Unless you’ve got an unlimited cash flow, I would advise to pick only the fight you’re sure to win. Of course, things can get out of hands and the upcoming uncontrollable variables that we are going to discuss can impact that but overall, I’ve come to learn that Tarkov player tend to be reasonable in the way they approach firefights. So, if you think you can win, it means you probably can and keep this mindset. If your first thought on spotting two players moving ahead of you is “I’m going to die” then you should probably stick with this taught and bail. There are no such things as “maybe who knows if he does this and that…” in Tarkov and I’m sure already got that by know. So, to sum it up, more things can go wrong than right in this game and you have to keep this in mind.
In a firefight – that you started
If you do decide to pick up a fight. I’d like to take you back to your initial loadout. Plan according to that first. Long range, keep your distances, short range, get closer, shootie, aim for the legs.
Assess the situation. Where are they going, moving towards or away from you? Are you close or far away from? What’s their spacing? Could a nade do the job? What’s their surroundings, could they quickly get in cover? Where are they likely to go? Hit the villas? Would it be better for me to wait and camp the door?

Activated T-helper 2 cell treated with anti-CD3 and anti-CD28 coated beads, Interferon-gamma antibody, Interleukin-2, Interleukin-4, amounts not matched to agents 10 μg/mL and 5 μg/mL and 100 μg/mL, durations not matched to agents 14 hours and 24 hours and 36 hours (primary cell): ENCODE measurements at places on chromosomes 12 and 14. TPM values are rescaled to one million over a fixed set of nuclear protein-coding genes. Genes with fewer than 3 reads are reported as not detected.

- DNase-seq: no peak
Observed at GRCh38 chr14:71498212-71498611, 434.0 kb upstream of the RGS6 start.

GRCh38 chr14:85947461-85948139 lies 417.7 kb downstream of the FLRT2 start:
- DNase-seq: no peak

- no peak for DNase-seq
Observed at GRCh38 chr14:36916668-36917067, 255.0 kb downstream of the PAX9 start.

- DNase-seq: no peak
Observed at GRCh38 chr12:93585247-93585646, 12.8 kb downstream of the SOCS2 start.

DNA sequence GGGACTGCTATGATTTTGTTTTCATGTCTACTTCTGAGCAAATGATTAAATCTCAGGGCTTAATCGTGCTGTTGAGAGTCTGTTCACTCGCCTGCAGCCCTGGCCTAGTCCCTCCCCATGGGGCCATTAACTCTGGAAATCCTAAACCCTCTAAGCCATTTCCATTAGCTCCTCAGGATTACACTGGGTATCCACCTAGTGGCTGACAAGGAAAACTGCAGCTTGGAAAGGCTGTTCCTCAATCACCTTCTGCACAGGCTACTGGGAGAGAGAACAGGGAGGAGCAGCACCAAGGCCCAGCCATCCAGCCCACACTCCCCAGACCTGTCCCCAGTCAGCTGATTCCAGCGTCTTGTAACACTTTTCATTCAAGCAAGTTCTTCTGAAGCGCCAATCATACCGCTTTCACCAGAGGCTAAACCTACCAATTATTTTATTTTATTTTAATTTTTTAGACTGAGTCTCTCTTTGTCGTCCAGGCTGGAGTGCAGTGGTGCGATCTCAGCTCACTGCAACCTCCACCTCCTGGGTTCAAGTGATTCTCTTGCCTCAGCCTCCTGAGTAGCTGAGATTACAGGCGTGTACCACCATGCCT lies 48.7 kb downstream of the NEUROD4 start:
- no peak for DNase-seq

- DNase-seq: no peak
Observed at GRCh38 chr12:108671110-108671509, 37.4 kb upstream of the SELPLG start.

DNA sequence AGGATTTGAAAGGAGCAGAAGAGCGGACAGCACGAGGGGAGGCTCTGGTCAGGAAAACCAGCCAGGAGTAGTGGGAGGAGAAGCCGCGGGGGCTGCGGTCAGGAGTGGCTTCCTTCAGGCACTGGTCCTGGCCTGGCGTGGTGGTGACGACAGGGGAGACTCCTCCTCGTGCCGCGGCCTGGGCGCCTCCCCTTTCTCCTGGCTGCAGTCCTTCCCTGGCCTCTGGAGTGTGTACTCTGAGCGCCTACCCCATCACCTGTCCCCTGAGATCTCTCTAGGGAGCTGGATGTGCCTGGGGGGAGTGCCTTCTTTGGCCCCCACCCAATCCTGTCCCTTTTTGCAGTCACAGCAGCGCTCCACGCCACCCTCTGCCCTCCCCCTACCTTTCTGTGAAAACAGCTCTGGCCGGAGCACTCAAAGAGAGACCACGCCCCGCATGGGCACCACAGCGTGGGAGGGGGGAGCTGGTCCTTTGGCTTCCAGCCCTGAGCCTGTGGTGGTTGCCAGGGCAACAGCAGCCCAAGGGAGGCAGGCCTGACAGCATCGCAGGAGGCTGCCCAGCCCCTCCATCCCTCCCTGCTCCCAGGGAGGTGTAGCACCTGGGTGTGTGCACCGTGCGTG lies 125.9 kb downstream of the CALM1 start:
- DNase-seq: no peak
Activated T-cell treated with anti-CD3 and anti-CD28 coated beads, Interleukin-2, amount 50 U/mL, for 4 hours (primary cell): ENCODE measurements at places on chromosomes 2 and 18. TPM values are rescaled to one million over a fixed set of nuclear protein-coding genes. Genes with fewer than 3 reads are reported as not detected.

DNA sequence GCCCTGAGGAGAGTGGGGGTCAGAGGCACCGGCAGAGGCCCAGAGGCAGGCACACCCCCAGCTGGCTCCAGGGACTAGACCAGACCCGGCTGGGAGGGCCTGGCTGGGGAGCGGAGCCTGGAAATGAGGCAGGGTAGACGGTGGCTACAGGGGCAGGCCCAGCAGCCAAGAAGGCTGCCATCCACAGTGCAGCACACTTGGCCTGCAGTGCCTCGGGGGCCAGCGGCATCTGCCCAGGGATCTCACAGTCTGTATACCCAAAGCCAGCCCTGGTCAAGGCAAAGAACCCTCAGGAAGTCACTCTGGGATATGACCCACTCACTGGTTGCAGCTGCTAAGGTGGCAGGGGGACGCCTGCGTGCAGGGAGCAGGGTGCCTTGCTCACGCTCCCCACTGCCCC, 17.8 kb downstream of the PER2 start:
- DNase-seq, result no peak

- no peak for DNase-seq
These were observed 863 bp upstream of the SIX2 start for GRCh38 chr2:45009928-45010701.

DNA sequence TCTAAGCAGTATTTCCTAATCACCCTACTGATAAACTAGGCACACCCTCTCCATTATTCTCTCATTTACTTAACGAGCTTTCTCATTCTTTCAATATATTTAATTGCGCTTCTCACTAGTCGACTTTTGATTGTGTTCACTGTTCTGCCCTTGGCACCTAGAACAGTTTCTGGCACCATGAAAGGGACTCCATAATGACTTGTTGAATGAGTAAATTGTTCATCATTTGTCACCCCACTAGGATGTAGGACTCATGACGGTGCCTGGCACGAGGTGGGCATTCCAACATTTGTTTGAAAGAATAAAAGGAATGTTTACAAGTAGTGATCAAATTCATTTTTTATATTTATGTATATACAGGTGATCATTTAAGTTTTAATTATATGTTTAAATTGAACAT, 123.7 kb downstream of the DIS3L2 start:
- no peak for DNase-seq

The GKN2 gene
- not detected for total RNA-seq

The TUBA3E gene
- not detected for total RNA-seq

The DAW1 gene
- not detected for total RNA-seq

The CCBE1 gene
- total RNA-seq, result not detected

Take a good look at your opponent, gear and behaviours. From gear I mean, do they outgear you? Which would hence give you an idea of their level. Could your ammo go through their armors? Who’s the most geared? Which you should take first. But also try to get into their head, who’s running first, which depending of where they’re going can mean two things. Either he’s the most chaddy of the group, or he’s the most eager to get out which also means: Loot. Who’s running head first and who’s looking around? Meaning who’s the chad and who’s the most “worried” player. Have they been running since a while? Meaning would they run out of stamina soon?